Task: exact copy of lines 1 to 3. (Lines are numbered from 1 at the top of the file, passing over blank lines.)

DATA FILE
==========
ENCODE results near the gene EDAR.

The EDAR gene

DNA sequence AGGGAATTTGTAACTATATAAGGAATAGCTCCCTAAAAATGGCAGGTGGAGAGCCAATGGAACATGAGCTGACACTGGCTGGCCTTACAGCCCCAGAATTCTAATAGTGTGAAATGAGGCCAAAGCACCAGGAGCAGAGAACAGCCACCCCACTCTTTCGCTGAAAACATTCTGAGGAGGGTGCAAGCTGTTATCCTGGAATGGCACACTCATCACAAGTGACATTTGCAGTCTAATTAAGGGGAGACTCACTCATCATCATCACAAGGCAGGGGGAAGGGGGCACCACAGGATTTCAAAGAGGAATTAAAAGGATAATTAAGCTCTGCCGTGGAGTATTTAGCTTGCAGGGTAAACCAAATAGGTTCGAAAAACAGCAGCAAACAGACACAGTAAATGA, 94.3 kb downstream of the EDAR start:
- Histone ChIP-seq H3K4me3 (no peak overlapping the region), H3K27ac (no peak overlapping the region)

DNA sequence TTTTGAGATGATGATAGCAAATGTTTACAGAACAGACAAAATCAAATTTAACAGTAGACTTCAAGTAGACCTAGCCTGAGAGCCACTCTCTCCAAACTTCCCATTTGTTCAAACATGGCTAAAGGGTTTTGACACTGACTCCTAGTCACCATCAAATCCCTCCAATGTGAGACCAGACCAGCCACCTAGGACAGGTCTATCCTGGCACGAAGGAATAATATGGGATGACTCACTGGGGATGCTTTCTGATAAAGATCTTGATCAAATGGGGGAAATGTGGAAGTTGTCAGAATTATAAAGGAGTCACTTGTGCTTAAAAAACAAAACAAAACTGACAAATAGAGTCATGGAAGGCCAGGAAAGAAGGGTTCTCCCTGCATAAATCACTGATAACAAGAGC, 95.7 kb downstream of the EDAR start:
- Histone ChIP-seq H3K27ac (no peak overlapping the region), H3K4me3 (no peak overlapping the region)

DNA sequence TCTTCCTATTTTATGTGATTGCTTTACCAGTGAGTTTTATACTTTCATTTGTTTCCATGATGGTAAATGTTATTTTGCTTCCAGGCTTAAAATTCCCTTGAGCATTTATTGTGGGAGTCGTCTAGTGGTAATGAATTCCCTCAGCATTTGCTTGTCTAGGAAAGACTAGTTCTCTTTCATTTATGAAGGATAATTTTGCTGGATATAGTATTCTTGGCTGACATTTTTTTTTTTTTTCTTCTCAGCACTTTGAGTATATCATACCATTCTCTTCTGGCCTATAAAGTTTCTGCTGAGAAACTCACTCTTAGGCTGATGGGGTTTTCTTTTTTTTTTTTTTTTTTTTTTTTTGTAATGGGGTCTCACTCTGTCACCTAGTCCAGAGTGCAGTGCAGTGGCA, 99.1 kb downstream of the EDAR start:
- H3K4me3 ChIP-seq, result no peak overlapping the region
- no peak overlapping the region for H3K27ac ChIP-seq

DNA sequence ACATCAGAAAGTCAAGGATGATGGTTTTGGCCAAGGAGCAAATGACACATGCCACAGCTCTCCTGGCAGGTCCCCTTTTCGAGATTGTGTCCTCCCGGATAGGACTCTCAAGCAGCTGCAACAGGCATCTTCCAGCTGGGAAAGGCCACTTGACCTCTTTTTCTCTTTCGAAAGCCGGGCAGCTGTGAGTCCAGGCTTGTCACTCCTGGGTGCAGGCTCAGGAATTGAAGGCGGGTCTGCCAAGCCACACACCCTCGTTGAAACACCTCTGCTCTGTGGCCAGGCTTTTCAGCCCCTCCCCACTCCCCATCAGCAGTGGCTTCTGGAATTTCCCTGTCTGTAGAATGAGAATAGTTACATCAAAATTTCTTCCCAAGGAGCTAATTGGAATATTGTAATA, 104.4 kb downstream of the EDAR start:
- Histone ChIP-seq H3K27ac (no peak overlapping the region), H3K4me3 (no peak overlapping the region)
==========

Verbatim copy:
ENCODE results near the gene EDAR.

The EDAR gene

DNA sequence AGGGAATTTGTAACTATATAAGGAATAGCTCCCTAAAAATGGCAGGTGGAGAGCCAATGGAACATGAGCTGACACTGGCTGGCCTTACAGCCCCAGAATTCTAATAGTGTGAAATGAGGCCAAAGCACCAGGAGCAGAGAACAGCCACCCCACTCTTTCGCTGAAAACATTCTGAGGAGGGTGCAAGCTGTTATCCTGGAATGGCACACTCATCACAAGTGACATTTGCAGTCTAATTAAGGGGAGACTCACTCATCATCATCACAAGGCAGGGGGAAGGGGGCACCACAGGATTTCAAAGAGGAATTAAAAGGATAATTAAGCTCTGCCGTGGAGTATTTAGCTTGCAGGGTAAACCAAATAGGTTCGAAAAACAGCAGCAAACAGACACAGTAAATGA, 94.3 kb downstream of the EDAR start: